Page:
SAN FRANCISCO — Shoring up sliding North American sales, driving e-commerce and expanding in international markets are key goals for Gap Inc. in the next year, executives said Tuesday at the company’s annual meeting.
The company needs “to make North America a stronger business model,” said Glenn Murphy, chairman and chief executive officer.
“We have to get serious about connecting with customers and gaining back market share,” Murphy said, addressing Gap’s troubled U.S. and Canadian sales and underscoring the need to lure North American customers back into its stores.
Gap will push its online and international business, now 19 percent of the business, and will introduce e-commerce platforms for Canada and the U.K. by 2010, followed by Japan in 2011.
The largest U.S. apparel specialty retail chain also will open stores in six new countries this year — Bulgaria, Croatia, Cyprus, Romania, Egypt and Jordan. Murphy said he anticipates additional opportunities overseas because the company’s international business is strong.
“We are looking at China…we believe it’s a timely market, a good opportunity for us,” Murphy said.
Gap’s North American business, which accounted for about 81 percent of total revenues in 2008, has been struggling for years, and the company hasn’t reported a quarterly sales increase since its overall revenues crept up 0.1 percent to $3.85 billion in the third quarter of fiscal 2007.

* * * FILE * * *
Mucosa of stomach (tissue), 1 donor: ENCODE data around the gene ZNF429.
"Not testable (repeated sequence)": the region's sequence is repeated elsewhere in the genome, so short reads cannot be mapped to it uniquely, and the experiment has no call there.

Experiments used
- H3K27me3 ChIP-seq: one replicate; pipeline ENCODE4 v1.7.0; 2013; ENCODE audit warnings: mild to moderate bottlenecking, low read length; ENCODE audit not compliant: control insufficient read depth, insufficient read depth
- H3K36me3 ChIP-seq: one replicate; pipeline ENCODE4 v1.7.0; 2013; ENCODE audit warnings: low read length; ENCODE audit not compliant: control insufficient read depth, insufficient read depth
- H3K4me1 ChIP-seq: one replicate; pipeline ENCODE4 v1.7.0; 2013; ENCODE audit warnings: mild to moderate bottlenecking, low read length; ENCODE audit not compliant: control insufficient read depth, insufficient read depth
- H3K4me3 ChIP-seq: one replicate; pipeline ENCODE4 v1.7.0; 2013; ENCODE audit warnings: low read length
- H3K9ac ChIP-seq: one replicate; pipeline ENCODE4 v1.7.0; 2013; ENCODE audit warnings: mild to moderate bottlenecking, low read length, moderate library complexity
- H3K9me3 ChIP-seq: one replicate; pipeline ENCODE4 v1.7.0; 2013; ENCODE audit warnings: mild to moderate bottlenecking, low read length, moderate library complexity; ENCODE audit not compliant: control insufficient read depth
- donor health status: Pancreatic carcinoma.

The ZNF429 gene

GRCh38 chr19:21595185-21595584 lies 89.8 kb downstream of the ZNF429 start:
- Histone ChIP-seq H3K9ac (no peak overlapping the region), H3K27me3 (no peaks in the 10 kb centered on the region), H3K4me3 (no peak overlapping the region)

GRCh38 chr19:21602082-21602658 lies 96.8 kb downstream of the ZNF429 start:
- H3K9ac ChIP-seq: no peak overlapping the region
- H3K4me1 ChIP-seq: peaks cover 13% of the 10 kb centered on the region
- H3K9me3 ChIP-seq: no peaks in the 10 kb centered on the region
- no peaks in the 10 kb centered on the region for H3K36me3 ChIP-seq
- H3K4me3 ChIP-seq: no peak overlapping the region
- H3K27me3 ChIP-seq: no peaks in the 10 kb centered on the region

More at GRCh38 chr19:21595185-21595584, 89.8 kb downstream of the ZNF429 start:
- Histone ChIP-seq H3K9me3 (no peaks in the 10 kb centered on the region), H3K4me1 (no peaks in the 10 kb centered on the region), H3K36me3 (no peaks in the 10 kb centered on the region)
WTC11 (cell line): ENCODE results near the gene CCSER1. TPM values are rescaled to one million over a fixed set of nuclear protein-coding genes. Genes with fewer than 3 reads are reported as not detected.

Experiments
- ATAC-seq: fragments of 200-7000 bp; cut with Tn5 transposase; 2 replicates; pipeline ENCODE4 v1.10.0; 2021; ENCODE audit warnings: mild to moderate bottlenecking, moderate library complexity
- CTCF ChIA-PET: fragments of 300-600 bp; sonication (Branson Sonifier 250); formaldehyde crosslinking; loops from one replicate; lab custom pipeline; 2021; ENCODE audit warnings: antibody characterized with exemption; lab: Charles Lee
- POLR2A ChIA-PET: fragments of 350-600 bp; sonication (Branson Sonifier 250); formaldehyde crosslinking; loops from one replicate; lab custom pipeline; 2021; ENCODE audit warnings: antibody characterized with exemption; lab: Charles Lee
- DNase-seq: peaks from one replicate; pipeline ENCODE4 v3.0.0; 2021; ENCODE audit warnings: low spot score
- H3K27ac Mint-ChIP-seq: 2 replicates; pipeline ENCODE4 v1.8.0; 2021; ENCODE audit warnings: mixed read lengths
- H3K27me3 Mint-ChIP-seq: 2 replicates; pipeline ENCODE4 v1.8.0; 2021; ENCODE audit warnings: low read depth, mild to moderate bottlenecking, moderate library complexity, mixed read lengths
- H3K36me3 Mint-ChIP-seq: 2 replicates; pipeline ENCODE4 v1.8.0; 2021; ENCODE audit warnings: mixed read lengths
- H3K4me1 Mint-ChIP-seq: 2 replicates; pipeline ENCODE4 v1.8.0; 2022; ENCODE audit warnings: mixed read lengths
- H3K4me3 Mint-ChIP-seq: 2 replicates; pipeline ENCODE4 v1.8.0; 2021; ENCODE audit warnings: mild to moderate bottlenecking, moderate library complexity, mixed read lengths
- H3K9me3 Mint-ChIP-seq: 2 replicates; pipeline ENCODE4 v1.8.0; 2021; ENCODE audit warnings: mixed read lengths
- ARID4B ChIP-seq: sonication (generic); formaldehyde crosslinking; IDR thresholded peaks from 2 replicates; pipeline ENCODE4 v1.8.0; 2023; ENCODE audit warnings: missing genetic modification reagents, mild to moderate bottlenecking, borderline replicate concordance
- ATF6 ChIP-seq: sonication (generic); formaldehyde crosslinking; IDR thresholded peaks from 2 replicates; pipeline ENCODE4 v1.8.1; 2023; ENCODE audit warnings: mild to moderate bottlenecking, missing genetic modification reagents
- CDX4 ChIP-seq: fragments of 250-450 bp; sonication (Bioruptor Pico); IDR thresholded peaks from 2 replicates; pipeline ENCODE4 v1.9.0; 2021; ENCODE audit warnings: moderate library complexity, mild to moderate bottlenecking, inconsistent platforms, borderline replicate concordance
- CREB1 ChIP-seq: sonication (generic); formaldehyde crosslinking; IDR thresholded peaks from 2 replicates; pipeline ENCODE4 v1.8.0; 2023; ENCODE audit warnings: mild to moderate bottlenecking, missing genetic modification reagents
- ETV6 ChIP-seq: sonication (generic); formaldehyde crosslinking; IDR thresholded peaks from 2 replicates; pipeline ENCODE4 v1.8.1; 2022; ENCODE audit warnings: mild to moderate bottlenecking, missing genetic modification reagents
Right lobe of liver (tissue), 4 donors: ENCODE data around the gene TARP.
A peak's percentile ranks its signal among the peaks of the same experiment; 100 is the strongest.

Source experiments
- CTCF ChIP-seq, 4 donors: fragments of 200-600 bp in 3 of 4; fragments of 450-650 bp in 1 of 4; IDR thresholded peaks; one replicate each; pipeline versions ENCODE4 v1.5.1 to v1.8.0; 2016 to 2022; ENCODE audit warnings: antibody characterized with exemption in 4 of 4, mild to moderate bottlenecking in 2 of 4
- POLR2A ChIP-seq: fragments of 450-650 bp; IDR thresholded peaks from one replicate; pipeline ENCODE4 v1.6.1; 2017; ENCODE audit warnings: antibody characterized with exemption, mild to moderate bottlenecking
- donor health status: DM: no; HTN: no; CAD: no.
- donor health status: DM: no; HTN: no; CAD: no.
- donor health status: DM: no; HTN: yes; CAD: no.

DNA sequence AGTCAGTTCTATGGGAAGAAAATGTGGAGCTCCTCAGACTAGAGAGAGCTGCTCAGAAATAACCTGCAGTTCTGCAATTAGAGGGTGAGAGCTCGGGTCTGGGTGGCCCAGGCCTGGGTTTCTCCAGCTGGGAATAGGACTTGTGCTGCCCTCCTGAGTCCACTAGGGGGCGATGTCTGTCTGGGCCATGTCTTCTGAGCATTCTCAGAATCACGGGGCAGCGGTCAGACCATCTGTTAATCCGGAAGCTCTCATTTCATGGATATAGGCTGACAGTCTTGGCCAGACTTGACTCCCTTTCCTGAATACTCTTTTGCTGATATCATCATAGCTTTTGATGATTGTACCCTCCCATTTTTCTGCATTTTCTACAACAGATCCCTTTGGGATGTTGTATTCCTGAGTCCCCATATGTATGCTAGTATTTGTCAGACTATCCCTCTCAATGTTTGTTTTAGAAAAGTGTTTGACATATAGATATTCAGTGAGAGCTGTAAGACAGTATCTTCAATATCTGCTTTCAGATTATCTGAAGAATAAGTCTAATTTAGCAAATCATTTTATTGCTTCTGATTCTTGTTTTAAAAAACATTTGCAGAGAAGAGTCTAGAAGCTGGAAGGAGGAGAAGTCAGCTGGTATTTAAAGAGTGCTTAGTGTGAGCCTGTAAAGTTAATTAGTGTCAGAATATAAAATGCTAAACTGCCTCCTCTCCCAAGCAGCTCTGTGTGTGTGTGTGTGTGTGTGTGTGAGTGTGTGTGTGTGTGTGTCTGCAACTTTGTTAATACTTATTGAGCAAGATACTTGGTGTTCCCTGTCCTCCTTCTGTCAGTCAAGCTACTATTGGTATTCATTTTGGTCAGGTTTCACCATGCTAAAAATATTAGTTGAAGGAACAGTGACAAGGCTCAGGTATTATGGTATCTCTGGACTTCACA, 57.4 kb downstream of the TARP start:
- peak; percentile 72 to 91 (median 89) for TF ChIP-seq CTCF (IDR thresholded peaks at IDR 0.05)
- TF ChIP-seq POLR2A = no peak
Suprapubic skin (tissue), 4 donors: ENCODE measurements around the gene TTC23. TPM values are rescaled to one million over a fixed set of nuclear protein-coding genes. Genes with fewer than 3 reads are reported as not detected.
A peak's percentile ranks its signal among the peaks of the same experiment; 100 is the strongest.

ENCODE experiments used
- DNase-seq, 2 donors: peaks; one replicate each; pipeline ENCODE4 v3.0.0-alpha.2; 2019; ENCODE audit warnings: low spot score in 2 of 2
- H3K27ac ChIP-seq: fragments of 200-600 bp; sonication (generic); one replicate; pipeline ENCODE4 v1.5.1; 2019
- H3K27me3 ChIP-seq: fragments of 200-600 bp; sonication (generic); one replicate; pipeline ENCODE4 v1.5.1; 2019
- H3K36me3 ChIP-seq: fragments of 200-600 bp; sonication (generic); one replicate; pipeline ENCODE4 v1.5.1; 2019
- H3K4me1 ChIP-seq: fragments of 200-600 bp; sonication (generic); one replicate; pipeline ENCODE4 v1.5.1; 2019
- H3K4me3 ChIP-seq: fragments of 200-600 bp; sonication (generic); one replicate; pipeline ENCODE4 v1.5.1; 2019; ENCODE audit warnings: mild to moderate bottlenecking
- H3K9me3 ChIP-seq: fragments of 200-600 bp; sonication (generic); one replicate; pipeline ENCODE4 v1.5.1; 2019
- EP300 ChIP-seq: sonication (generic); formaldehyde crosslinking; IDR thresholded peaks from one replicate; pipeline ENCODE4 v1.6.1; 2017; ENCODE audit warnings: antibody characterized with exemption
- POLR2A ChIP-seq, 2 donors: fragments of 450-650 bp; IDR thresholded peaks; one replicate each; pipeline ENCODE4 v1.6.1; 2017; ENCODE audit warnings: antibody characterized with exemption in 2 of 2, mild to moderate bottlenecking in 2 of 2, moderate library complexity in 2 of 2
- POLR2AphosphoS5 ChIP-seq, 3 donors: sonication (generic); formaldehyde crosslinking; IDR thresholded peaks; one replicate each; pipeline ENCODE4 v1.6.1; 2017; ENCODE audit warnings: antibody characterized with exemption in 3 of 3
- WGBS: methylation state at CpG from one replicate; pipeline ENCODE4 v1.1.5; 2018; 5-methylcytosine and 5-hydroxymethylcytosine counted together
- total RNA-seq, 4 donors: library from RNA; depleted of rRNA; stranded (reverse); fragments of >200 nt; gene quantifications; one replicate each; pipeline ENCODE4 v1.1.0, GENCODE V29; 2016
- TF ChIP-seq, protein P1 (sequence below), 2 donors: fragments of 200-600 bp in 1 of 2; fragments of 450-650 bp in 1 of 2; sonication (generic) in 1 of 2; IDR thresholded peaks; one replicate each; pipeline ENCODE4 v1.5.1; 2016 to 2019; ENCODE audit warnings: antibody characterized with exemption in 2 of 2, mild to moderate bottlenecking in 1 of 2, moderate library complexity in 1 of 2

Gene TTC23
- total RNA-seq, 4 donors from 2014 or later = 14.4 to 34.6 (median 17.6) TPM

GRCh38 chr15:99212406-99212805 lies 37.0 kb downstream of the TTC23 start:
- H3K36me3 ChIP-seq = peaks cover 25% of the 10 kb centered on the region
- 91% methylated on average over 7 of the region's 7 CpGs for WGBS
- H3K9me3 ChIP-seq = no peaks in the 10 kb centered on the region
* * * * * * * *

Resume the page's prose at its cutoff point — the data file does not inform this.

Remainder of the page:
Sales at the chain have continued to tumble this year. First-quarter sales dropped 7 percent to $3.13 billion and were down 8 percent on a comparable-store basis as comps fell 12 percent at Gap North America, 13 percent at Banana Republic North America, 3 percent at Old Navy North America and 4 percent at international. Comparable-store sales in April slid 4 percent, as net sales fell 5 percent to $1.05 billion. Comps were down 8 percent in March as net sales declined 6 percent to $1.29 billion.
“We have to get those customers back,” Murphy said. “I don’t care if you’re a value player or a luxury player, your message has to be a call to customers.”
Among ways to reinvigorate sales, Gap is launching new store concepts, including those currently open for Old Navy, others coming this fall for Banana Republic and an outlet store concept that will debut in the near future.
“Our real estate is a little stale; it has not been reinvested in a way that I’m comfortable with or the [company directors] are comfortable with,” Murphy said.
Another big part of Gap’s effort to reinvigorate North American business is Athleta, a Petaluma, Calif.-based online and catalogue retailer specializing in sports and activewear acquired by Gap in September for $150 million — the company’s first acquisition in 25 years. Athleta was added to Gap’s online store offerings last month.
Gap is expected to report quarterly earnings after the markets close on Thursday.
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